“Christianity began as a revolutionary nonviolent movement promoting a new kind of aliveness on the margins of society…It exposed a system based on domination, privilege, and violence and proclaimed in its place a vision of mutual service, mutual responsibility, and peaceable neighborliness…It was a peace movement, a love movement, a joy movement, a justice movement, an integrity movement, an aliveness movement*.” We can look at so many self-proclaimed Christians in 21st century America and ask ourselves, ”So, what happened?” So many of the issues that complicate and threatened our lives are based in a misguided and misinterpreted Christianity. Are we Christians really committed to fostering peace, love, joy, justice and life for everyone? Can we say that we are part of an integrity movement? A revolutionary nonviolent movement? How can we seize this crossroads moment and help one another work our way back to the vitality of our beginnings?
Renew our spirits.
Look at some of the issues we are dealing with at the present time. How do we evaluate the complex causes? What response do we give based in our proclaimed beliefs? What are we willing to say and do?
Therefore, if anyone is in Christ, he is a new creation. The old has passed away; behold, the new has come.
But the fruit of the Spirit is love, joy, peace, patience, kindness, goodness, faithfulness, gentleness, self-control; against such things there is no law.
Hostility, extremism and violence are not born of a religious heart: they are betrayals of religion. We believers cannot be silent when terrorism abuses religion; indeed, we are called unambiguously to dispel all misunderstandings.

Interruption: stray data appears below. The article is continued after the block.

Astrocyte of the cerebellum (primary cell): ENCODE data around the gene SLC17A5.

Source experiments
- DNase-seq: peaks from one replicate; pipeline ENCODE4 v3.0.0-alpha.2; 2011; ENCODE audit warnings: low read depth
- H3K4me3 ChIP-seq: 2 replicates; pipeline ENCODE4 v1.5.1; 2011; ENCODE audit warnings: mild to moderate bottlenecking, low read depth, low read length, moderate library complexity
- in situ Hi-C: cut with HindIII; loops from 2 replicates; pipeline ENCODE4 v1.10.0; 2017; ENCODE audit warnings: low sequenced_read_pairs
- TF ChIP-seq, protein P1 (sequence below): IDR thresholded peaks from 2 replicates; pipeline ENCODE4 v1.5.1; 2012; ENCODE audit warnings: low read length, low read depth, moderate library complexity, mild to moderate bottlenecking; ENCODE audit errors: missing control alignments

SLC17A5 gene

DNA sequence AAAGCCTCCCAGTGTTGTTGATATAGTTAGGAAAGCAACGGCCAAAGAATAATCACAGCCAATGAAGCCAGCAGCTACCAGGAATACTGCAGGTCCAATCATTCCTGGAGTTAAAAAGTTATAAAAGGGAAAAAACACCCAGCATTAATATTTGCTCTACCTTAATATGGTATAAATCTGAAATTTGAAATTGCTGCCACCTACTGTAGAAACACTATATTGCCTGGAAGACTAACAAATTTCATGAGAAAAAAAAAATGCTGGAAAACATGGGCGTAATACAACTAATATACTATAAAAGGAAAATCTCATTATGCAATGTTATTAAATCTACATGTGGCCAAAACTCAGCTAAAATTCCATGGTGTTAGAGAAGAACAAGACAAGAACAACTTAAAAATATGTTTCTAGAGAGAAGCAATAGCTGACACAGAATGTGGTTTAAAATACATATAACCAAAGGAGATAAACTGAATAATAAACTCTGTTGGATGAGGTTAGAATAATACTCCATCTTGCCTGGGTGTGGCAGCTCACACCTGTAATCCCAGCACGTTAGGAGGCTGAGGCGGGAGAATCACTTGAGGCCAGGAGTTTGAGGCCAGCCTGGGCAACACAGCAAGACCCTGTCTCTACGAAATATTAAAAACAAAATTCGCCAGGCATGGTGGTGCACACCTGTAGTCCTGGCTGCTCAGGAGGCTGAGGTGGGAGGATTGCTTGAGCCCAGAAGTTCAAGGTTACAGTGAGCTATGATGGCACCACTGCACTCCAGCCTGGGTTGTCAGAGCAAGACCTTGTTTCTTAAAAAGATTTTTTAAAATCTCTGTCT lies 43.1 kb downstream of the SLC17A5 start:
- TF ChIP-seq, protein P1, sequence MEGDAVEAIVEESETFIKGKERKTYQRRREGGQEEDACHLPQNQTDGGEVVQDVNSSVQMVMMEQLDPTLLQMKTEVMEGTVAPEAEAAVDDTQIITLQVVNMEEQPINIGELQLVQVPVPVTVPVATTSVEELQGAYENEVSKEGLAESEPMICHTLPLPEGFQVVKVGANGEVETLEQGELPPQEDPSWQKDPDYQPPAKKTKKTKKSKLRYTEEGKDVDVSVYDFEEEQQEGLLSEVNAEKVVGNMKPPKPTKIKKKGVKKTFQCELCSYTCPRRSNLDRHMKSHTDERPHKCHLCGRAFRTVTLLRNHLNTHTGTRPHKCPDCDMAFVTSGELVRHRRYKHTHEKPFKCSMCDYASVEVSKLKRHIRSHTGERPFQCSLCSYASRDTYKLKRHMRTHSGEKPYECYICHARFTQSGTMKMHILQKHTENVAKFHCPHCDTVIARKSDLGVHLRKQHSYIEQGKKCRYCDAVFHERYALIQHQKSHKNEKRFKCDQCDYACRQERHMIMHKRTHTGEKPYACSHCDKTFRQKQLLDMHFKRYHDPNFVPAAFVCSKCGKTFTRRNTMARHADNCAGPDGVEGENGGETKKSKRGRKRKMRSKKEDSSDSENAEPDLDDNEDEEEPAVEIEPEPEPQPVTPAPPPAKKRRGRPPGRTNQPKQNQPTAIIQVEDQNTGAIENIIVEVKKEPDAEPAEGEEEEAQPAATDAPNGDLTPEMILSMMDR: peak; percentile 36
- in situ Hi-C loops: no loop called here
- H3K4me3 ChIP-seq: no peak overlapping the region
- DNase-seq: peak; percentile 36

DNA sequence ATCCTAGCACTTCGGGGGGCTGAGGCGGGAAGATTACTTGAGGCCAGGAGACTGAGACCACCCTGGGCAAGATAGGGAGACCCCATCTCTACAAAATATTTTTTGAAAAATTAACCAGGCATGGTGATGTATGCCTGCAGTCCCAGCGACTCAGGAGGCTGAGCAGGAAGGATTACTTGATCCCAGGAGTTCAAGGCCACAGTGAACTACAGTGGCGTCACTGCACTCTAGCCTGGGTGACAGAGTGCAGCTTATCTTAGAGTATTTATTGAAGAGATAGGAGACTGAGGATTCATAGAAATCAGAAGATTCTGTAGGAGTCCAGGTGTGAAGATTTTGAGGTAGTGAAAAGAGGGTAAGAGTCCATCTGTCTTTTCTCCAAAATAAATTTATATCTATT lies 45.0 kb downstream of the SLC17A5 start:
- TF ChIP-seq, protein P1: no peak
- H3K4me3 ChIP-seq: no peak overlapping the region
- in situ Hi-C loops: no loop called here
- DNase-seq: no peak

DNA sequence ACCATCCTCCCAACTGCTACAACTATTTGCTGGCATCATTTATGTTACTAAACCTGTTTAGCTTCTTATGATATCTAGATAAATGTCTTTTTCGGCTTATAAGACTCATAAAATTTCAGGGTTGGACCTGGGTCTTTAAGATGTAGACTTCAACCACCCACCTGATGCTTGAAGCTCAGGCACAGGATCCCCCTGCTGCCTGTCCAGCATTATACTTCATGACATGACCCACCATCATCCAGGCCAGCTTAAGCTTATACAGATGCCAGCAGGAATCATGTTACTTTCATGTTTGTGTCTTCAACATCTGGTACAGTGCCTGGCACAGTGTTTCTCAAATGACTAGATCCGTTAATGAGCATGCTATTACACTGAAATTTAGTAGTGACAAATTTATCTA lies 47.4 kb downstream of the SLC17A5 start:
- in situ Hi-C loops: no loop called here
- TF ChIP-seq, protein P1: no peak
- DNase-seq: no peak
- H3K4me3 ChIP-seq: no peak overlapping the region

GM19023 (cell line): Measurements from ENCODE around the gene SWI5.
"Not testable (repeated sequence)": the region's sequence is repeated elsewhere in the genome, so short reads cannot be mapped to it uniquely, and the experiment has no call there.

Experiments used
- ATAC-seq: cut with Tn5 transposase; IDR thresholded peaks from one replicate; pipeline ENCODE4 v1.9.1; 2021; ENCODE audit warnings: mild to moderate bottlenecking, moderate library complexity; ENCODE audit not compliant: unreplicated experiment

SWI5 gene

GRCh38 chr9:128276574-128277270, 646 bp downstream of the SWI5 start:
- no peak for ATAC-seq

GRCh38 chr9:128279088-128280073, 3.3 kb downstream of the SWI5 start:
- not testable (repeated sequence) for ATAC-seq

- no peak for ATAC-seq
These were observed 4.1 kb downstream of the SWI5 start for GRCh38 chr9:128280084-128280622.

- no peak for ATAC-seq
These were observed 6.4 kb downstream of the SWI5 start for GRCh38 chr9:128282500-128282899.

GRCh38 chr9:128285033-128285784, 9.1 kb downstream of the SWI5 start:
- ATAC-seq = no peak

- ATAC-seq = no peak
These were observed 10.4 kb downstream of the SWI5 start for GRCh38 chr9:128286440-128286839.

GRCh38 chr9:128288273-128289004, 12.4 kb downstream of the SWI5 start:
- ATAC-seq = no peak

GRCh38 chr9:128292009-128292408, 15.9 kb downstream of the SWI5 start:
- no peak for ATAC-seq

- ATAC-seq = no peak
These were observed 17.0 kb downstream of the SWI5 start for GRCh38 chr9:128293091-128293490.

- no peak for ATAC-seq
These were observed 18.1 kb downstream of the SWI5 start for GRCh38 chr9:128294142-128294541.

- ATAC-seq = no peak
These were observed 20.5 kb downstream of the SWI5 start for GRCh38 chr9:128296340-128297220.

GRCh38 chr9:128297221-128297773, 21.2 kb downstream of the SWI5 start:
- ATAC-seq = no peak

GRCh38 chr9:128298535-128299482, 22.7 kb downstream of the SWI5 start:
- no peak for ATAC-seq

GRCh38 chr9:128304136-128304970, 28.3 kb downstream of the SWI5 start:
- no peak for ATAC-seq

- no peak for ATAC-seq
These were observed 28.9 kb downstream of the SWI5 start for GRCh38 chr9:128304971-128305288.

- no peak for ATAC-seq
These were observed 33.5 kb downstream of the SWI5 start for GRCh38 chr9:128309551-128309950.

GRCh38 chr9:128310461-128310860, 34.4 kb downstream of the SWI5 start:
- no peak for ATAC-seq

The Christian ideal has not been tried and found wanting. It has been found difficult; and left untried.
Christianity is not just about what we believe; it’s also about how we behave.
John R.W. Stot
I wonder what we Christians are known for in the world outside our churches. Are we known as critics, consumers, copiers, condemners of culture? I’m afraid so. Why aren’t we known as cultivators-people who tend and nourish what is best in human culture, who do the hard and painstaking work to preserve the best of what people before us have done? Why aren’t we known as creators-people who dare to think and do something that has never been thought or done before, something that makes the world more welcoming and thrilling and beautiful?
Church is a space in which the Spirit works to form Christlike people, and it is the space in which human beings, formed in Christlike love, cooperate with the Spirit and one another to express that love in word and deed, art and action.
Christianity is about the reconfiguration of the human heart, the redirection of human desire. Christianity crucially involves beliefs, but it’s not about the beliefs.
You can safely assume you’ve created God in your own image when it turns out that God hates all the same people you do.
We desperately need to explore how much of our understanding of the gospel is American and how much is biblical.
Christianity is a lifestyle. And being a Christian is more than a label.